|Official group photo for 2015, taken overlooking Spring Lake.|
Excavations in Mission Escambe on the site's upper terrace provided new clues as to the probable corner of a mission-era rectangular structure that may be the mission church, as pictured in the photos below.
|View to SE of sand lens in E-W trench, with lens on S profile where the trench cornered.|
|Kelsey and Emma working on bisection of trench feature.|
|Floor-cleaning from three angles.|
|View of S profile with substantial post below sand lens.|
Other excavation units to the north were designed to catch wall posts or interior features of a predicted circular Apalachee residential structure, and although a total of three units were opened here this summer (two 1x2m and one 1.5x2m in size), only a few posts were found, only some of which were deep enough to have been probable wall posts or roof supports. Initial inferences regarding a large circular structure some 10 meters in diameter were not supported, and although more units will be needed next year to confirm a pattern, the possible residential structure here presently seems to be most probably in the neighborhood of 6-6.5 meters in diameter. A good amount of residential debris was found in these units, however, as well as a probable smudge pit.
|Jillian and Melissa pause while helping start a larger unit adjacent to the unit Olivia is sitting in.|
|Kayla takes an overhead plan view shot while Jillian steadies the ladder.|
|Kayla shows off fragments of Spanish majolica she has just found in her unit.|
|Tyler takes a photo of a feature profile with Jillian holding a metric rule.|
|Final plan view photo showing the base of two finished units, mostly demonstrating where posts (hence walls) are NOT located.|
|Kelsey makes notes on the profile of one of the units in the area of the possible southern wall of the round house.|
|A pretty fragment of hand-painted blue majolica from the house area.|
Below the upper terrace, the two excavation units in the floor of Molino Mills were slowed by an over-abundance of architectural features and building debris, but provided considerable information about the Reconstruction-era sawmill. Our uppermost unit located on the bluff slope exposed the southern edge of a brick floor feature first identified in a shovel test last year, and revealed that the floor had been laid in on a level platform carved into the bluff itself, and was bordered along the bluff edge by a drainage trench somewhat lower than the elevation of the bricks, with water-lain sand and a central gully subsequently covered by burned wood and nail debris when the mill burned in 1884.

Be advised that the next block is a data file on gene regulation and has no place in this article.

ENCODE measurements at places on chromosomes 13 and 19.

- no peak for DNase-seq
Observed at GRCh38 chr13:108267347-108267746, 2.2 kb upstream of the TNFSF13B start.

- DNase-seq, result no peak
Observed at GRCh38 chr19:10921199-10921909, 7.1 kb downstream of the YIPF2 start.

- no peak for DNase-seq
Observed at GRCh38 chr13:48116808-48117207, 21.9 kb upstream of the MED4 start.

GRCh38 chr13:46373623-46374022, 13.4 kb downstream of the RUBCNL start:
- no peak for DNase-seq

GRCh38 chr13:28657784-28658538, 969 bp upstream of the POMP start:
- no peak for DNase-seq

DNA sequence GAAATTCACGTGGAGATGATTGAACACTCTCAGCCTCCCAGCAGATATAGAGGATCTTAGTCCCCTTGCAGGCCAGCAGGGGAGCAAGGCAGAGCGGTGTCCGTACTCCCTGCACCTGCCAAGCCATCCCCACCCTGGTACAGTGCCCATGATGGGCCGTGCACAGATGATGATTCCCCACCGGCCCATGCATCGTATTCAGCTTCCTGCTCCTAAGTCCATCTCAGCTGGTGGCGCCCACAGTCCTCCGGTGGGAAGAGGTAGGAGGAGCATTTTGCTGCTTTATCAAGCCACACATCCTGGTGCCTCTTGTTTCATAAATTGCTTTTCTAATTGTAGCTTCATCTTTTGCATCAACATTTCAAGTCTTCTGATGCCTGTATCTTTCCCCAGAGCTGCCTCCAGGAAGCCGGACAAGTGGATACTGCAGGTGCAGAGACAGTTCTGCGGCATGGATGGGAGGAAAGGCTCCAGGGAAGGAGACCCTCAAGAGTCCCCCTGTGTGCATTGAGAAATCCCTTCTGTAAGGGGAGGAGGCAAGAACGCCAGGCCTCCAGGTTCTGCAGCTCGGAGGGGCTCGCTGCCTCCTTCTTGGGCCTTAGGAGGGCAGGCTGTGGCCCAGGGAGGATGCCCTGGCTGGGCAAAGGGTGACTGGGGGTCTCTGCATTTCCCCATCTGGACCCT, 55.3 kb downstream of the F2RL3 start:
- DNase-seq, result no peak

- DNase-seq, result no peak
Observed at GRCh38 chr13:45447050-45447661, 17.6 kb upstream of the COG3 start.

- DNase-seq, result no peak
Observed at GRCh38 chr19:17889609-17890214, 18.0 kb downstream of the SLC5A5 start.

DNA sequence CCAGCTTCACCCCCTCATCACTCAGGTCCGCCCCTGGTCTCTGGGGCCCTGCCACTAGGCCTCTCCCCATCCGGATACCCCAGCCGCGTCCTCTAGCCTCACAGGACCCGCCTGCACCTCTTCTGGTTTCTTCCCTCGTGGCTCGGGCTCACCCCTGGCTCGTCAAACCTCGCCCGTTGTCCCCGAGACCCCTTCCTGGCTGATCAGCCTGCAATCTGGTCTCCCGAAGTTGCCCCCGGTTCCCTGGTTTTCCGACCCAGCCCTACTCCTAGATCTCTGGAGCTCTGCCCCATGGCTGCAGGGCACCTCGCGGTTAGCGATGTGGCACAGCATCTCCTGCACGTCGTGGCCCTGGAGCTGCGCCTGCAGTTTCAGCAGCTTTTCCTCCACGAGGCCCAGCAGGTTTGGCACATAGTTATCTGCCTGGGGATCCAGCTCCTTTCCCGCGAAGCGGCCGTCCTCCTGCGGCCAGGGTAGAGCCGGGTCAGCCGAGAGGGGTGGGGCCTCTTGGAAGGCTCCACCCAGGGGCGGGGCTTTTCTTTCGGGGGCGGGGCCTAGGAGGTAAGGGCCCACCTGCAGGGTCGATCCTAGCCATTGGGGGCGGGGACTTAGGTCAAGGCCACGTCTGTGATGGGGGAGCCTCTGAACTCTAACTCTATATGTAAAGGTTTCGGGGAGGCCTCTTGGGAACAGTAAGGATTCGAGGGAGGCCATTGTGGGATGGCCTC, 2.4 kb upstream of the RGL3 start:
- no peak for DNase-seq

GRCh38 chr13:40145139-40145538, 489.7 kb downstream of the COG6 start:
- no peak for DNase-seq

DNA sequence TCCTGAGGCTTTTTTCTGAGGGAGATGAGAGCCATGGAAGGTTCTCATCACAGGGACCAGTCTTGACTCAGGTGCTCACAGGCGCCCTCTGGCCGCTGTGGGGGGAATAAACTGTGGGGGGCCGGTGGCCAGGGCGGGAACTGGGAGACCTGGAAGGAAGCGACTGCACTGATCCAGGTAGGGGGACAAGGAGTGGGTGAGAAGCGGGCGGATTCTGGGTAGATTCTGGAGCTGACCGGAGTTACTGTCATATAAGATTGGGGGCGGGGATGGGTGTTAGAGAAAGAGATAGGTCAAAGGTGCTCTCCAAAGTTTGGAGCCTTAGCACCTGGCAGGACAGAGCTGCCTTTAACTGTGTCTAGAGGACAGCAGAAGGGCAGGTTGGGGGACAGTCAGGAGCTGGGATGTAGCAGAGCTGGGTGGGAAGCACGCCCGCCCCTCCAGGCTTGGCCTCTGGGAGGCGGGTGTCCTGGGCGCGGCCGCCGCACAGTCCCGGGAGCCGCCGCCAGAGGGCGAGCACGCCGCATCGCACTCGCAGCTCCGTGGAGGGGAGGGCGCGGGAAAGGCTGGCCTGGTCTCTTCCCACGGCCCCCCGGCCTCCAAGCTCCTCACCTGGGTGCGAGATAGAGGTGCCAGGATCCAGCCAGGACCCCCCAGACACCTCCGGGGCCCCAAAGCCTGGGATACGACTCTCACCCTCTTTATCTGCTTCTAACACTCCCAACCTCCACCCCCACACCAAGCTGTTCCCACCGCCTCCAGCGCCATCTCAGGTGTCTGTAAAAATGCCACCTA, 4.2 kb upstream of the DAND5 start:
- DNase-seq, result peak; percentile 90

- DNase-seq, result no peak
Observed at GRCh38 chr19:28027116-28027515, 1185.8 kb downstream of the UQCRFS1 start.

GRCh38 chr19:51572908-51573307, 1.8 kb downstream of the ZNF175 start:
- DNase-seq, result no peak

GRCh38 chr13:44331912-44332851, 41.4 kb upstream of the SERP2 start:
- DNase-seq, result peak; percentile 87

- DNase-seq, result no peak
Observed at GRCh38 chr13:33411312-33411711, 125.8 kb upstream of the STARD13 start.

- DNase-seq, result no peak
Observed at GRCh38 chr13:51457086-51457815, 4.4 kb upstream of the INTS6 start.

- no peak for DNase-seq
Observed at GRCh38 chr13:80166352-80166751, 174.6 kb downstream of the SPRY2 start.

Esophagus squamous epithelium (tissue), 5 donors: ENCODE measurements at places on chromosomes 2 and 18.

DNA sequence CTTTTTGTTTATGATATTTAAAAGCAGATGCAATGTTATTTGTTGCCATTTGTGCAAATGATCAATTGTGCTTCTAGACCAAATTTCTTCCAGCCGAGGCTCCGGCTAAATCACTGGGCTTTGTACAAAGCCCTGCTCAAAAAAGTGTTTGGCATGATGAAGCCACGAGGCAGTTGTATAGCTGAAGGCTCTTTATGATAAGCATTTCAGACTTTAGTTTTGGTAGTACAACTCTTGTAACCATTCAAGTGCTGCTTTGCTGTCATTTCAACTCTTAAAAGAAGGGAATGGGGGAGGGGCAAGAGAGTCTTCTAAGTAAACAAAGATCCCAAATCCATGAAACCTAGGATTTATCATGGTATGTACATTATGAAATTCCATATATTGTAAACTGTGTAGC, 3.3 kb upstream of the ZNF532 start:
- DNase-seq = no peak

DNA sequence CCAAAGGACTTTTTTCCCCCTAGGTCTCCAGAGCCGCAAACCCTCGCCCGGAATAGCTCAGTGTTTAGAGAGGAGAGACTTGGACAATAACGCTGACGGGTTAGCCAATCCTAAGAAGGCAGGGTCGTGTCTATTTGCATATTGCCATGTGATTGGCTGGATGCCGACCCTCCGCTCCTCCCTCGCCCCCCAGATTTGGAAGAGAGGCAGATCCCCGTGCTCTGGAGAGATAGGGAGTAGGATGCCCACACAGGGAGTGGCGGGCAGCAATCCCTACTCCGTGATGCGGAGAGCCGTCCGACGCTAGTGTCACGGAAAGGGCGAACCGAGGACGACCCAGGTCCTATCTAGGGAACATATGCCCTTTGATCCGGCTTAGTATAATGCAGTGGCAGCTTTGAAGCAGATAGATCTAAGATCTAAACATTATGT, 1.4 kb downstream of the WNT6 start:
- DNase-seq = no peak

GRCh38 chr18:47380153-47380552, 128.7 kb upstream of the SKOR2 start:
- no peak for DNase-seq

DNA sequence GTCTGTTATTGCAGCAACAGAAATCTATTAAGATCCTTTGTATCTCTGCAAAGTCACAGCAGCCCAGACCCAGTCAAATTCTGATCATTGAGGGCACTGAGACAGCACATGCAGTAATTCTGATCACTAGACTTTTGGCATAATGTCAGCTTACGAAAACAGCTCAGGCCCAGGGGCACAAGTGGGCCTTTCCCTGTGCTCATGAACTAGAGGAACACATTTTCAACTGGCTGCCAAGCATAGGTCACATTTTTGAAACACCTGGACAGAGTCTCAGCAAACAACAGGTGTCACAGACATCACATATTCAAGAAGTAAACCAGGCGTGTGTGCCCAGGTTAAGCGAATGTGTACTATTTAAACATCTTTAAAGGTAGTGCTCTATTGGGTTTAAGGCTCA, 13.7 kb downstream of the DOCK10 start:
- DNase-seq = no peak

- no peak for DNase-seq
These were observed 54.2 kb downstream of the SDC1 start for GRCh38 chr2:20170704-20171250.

|Caroline celebrates the completion of one stage of the trench feature excavation.|
|Caroline, Kristin, and Darby revel in the completion of unit backfilling.|
The most distant excavation unit, located in the humid, mosquito-infested lower terrace area adjacent to the active swamp-bottom, proved to have been situated on the northern edge of some sort of excavation associated with the emplacement of what appears to have been sawmill machinery, and included considerable brick and mortar debris in the southern half, underlain by clay fill, burned debris, and underlying sand deposits, bordered on the north once again by some sort of drainage trench lined by boards that appear to have charred in the ground when the mill burned. A large iron bolt had been set deep within a trench next to the excavated area under the machinery it was probably attached to.
|Jen, Darby, and Melissa pause during the excavation of the middle layers of the unit.|
|Jen and Olivia carefully excavate around the bricks and trench/board features near the bottom of the unit.|
|Kelsey, Jodi, and Olivia work on mapping the board-lined trench while Chelsea works on unit paperwork.|
|Tyler and Kelsey display the striking results of a day of intense waterscreening through muddy clay.|
|An unrusted bent cut nail recovered among the debris in this unit.|
|The entire crew rallies around the last of the waterscreening during the last hour of the last day as rains begin to fall.|
In the end, the summer field school of 2015 turned out to be a fun and successful sixth season at the Mission Escambe site, including new work on both the Molino Mills sawmill there, as well as testing at a nearby Second Spanish mill, providing important new information on all sites and time periods represented. We are especially grateful to Richard Marlow and his family for continued support and help to the project, and we thank Josh Pope, William Cox, Neal Collier, and particularly Dr. Elizabeth Benchley and the UWF Archaeology Institute, including Karen Mims, Norine Carroll, Jen Melcher, and Jan Lloyd and her lab staff, as well as our many volunteers at the site this summer, of course including our wonderful student crew. We look forward to continuing laboratory analysis of all our finds this summer during the fall and winter, and we hope to be back once again next year with more discoveries for 2016.